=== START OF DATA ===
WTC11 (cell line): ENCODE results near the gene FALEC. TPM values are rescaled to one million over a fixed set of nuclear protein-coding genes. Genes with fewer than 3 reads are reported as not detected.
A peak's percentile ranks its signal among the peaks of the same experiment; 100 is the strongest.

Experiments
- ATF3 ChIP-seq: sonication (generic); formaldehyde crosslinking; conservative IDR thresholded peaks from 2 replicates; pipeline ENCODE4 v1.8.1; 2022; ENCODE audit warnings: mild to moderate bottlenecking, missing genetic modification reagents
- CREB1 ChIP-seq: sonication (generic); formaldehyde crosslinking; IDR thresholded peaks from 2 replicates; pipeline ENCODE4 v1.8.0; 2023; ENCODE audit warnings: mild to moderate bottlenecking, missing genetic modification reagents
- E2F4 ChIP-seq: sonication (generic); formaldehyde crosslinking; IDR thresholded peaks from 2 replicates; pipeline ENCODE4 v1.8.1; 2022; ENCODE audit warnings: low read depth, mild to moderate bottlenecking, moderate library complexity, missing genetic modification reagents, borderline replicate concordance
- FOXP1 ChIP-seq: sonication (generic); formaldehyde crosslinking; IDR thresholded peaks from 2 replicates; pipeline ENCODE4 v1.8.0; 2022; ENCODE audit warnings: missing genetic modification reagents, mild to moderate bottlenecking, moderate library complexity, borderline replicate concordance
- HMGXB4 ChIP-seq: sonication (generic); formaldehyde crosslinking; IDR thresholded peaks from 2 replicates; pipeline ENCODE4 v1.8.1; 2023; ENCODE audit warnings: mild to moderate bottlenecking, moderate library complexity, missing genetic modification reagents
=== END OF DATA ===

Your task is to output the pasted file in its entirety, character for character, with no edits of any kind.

WTC11 (cell line): ENCODE results near the gene FALEC. TPM values are rescaled to one million over a fixed set of nuclear protein-coding genes. Genes with fewer than 3 reads are reported as not detected.
A peak's percentile ranks its signal among the peaks of the same experiment; 100 is the strongest.

Experiments
- ATF3 ChIP-seq: sonication (generic); formaldehyde crosslinking; conservative IDR thresholded peaks from 2 replicates; pipeline ENCODE4 v1.8.1; 2022; ENCODE audit warnings: mild to moderate bottlenecking, missing genetic modification reagents
- CREB1 ChIP-seq: sonication (generic); formaldehyde crosslinking; IDR thresholded peaks from 2 replicates; pipeline ENCODE4 v1.8.0; 2023; ENCODE audit warnings: mild to moderate bottlenecking, missing genetic modification reagents
- E2F4 ChIP-seq: sonication (generic); formaldehyde crosslinking; IDR thresholded peaks from 2 replicates; pipeline ENCODE4 v1.8.1; 2022; ENCODE audit warnings: low read depth, mild to moderate bottlenecking, moderate library complexity, missing genetic modification reagents, borderline replicate concordance
- FOXP1 ChIP-seq: sonication (generic); formaldehyde crosslinking; IDR thresholded peaks from 2 replicates; pipeline ENCODE4 v1.8.0; 2022; ENCODE audit warnings: missing genetic modification reagents, mild to moderate bottlenecking, moderate library complexity, borderline replicate concordance
- HMGXB4 ChIP-seq: sonication (generic); formaldehyde crosslinking; IDR thresholded peaks from 2 replicates; pipeline ENCODE4 v1.8.1; 2023; ENCODE audit warnings: mild to moderate bottlenecking, moderate library complexity, missing genetic modification reagents